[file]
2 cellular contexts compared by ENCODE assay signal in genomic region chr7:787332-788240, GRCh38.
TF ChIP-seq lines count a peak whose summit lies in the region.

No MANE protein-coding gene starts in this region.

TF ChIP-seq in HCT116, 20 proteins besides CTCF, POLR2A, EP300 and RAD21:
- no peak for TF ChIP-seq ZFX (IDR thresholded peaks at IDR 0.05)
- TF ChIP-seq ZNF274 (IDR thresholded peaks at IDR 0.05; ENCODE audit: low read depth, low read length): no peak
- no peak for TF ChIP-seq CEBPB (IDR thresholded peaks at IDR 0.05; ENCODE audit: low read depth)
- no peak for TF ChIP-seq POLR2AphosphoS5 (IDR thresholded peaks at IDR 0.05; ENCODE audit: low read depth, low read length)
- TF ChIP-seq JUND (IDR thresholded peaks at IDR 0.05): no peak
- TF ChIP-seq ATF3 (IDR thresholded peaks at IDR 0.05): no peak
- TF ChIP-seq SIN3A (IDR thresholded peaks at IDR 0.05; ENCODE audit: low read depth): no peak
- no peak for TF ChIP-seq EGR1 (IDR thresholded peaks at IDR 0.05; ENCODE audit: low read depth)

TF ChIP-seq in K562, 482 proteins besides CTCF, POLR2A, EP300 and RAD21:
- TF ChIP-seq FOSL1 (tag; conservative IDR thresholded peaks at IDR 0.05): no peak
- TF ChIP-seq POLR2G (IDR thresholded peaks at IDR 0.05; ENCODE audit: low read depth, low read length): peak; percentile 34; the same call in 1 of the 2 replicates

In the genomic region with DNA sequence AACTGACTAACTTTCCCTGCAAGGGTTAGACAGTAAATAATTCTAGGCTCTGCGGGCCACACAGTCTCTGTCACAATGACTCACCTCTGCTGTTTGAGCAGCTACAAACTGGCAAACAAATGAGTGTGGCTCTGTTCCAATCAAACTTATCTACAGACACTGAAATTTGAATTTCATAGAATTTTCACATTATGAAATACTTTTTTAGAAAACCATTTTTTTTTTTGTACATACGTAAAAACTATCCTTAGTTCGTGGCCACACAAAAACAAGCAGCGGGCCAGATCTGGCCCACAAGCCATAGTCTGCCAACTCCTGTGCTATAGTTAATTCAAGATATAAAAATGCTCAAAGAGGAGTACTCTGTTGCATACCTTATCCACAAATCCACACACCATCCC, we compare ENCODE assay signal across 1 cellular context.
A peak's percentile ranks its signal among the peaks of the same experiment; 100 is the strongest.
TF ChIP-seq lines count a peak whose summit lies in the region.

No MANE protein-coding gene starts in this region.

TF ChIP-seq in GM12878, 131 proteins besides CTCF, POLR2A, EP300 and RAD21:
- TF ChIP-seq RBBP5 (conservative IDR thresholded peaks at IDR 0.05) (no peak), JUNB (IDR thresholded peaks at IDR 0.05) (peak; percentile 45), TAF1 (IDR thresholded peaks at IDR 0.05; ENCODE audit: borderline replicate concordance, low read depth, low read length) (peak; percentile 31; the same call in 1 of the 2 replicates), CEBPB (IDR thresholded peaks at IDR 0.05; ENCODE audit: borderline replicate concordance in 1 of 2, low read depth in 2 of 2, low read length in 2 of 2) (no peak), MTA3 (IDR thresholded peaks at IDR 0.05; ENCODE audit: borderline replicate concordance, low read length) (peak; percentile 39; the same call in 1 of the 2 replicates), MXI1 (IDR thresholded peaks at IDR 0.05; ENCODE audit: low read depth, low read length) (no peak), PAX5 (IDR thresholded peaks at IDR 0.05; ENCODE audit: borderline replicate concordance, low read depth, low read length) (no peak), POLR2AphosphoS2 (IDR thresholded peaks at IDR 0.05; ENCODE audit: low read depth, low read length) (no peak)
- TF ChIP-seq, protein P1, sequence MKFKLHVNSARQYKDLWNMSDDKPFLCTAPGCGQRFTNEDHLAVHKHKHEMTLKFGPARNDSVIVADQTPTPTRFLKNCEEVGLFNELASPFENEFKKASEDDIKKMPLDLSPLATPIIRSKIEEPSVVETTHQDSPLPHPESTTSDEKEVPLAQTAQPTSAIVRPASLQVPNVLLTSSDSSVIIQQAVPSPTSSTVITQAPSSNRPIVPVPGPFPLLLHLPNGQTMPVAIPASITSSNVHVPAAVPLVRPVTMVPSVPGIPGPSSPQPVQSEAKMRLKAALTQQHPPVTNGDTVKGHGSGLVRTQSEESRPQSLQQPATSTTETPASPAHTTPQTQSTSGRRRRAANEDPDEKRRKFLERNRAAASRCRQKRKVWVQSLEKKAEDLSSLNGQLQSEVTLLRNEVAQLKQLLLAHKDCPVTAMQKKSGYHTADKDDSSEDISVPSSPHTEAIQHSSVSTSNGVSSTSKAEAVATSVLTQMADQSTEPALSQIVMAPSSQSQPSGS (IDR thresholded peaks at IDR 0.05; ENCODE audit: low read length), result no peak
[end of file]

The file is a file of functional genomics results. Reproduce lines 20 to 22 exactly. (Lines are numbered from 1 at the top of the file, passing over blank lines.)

TF ChIP-seq in GM12878, 131 proteins besides CTCF, POLR2A, EP300 and RAD21:
- TF ChIP-seq RBBP5 (conservative IDR thresholded peaks at IDR 0.05) (no peak), JUNB (IDR thresholded peaks at IDR 0.05) (peak; percentile 45), TAF1 (IDR thresholded peaks at IDR 0.05; ENCODE audit: borderline replicate concordance, low read depth, low read length) (peak; percentile 31; the same call in 1 of the 2 replicates), CEBPB (IDR thresholded peaks at IDR 0.05; ENCODE audit: borderline replicate concordance in 1 of 2, low read depth in 2 of 2, low read length in 2 of 2) (no peak), MTA3 (IDR thresholded peaks at IDR 0.05; ENCODE audit: borderline replicate concordance, low read length) (peak; percentile 39; the same call in 1 of the 2 replicates), MXI1 (IDR thresholded peaks at IDR 0.05; ENCODE audit: low read depth, low read length) (no peak), PAX5 (IDR thresholded peaks at IDR 0.05; ENCODE audit: borderline replicate concordance, low read depth, low read length) (no peak), POLR2AphosphoS2 (IDR thresholded peaks at IDR 0.05; ENCODE audit: low read depth, low read length) (no peak)
- TF ChIP-seq, protein P1, sequence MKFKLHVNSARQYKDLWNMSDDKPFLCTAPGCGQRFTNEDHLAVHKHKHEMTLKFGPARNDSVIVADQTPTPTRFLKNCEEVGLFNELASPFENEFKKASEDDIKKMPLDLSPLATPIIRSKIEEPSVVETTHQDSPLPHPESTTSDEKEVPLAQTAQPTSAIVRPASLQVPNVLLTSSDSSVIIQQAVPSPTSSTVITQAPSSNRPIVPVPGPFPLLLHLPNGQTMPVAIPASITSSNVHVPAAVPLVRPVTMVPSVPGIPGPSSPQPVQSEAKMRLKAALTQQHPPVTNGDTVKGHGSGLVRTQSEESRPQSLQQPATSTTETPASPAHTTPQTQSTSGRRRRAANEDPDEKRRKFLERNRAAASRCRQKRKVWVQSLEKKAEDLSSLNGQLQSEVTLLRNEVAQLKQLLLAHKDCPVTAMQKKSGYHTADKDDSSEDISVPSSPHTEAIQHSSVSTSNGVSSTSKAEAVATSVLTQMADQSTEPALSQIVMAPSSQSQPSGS (IDR thresholded peaks at IDR 0.05; ENCODE audit: low read length), result no peak